Top tips on buying your first car

How to make sure your first car is safe, dependable and doesn’t cost you a fortune

Rob Adams
Thursday 30 March 2017 20:07

You never forget your first car. Want to make sure it’s for the right reasons, rather than memories of it being an unreliable money pit? Here’s some advice on picking up a first car that’s safe, cheap to run, reliable – even one with a little bit of fun thrown in…

Cars are expensive, particularly new ones, so the first consideration will be whether to go new or used. Naturally, used cars are far cheaper – around 30-40% of the new price after just three years. However, new cars have better warranties than used cars, which may inevitably also face higher ongoing running costs due to the extra wear on their parts. Finance offers are usually more competitive on new cars than used, too.

This can be where today’s young drivers can often be surprised. The modern PCP deal sometimes makes it cheaper to buy a new car than save up and try to find a decent used one. Monthly payments are low because a chunk of the car’s value is held over until the end of the deal. If you have enough money to buy a ropey secondhand car, you could put that into a new car and then pay less than £100 a month for the finance. Check out the deals: you might be amazed at what you can have.

Safety is a biggie, given how first-time car buyers are often new and inexperienced drivers. A rule of thumb is that the newer the car, the safer it is – this is where buying a new car becomes even more appealing. Look out for standard safety kit features: electronic stability control and lots of airbags are invaluable (ESC is now standard on all new cars). Euro NCAP has crash-tested hundreds of cars over the years: check out the website to see how particular cars perform.

The biggest headache for young drivers is car insurance. The average premium for a 17-year-old driver tops £2000, which is a breathtaking amount for someone invariably on a budget. How, then, do you minimise insurance costs? Firstly, by choosing a car in a low insurance group – smaller cars with smaller engines are usually best – and then considering a restricted-mileage policy, perhaps with a large excess.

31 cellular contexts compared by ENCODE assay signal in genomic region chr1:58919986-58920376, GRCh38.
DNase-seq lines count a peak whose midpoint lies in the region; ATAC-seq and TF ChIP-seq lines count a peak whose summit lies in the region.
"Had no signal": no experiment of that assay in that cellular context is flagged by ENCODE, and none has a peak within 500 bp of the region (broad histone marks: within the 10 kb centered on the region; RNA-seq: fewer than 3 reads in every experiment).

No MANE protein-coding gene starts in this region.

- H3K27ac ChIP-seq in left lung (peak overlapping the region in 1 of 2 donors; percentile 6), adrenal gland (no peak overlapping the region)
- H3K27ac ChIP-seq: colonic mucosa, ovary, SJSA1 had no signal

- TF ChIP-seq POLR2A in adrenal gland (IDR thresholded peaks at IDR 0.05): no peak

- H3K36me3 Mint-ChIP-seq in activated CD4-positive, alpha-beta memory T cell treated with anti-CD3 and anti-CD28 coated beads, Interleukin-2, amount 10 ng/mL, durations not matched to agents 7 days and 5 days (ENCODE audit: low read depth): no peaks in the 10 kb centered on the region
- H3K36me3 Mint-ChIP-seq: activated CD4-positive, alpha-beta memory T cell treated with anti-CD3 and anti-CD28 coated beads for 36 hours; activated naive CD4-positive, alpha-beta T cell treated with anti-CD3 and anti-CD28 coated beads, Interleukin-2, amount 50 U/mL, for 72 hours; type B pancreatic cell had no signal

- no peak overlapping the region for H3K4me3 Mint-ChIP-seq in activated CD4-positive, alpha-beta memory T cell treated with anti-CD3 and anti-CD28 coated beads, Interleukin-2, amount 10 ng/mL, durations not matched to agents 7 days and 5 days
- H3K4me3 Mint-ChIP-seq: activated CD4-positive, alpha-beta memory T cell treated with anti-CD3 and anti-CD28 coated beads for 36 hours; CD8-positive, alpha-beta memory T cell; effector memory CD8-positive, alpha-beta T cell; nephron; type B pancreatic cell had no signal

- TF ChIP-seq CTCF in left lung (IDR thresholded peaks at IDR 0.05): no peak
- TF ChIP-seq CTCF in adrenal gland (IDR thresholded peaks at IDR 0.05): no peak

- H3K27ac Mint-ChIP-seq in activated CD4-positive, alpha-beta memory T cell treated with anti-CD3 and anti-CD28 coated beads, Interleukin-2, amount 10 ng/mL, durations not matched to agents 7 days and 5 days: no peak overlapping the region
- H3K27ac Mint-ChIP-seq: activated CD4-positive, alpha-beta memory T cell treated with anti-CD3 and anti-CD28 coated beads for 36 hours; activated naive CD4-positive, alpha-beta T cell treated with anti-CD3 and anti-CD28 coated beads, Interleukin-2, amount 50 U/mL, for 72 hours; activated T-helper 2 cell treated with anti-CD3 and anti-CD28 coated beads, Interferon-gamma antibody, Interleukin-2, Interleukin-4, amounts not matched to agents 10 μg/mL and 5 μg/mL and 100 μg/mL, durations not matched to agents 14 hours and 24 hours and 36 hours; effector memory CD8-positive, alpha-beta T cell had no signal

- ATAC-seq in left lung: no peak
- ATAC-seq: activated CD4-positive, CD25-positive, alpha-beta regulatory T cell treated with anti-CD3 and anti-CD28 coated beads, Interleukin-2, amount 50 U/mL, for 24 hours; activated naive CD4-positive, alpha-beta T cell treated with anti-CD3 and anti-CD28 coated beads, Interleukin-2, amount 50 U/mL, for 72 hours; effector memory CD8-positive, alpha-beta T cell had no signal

You could also add a parent onto the policy, to spread the risk Be wary of ‘fronting’ though. Don’t make them the main driver if it’s your car, as this is insurance fraud. Telematics policies are becoming more popular too: a black box records your driving, adjusting the risk according to how smooth you are the times that you drive and other factors. If you’re sensible, the savings can be significant. If you’re not, prices will rocket…

Insurance can be where car manufacturer ‘all-in-one’ deals come in. New cars can be bought with car and insurance bundles: Peugeot, for example, has the Just Add Fuel scheme, which offers 18-24 year olds a brand new car with telematics insurance for a fixed price over three-year deals. Place a £500 deposit and a Peugeot 108 1.0 Active for an 18-year-old can be had for £240 a month: as the name suggests, all running costs apart from fuel are included. Marmalade, a specialist car insurer, also offers a new car and insurance bundle, called Fuel & Go.

Overall, we’d say it’s still probably the cheapest option for first-time car buyers to take the used car route, particularly if they’re young. However, all-in-one PCP lease schemes are becoming ever-more competitive, and will also solve the tricky challenge of your first car insurance deal. Over to you: make sure your first car memories are happy ones.

Rob Adams is a writer for WhatCar.

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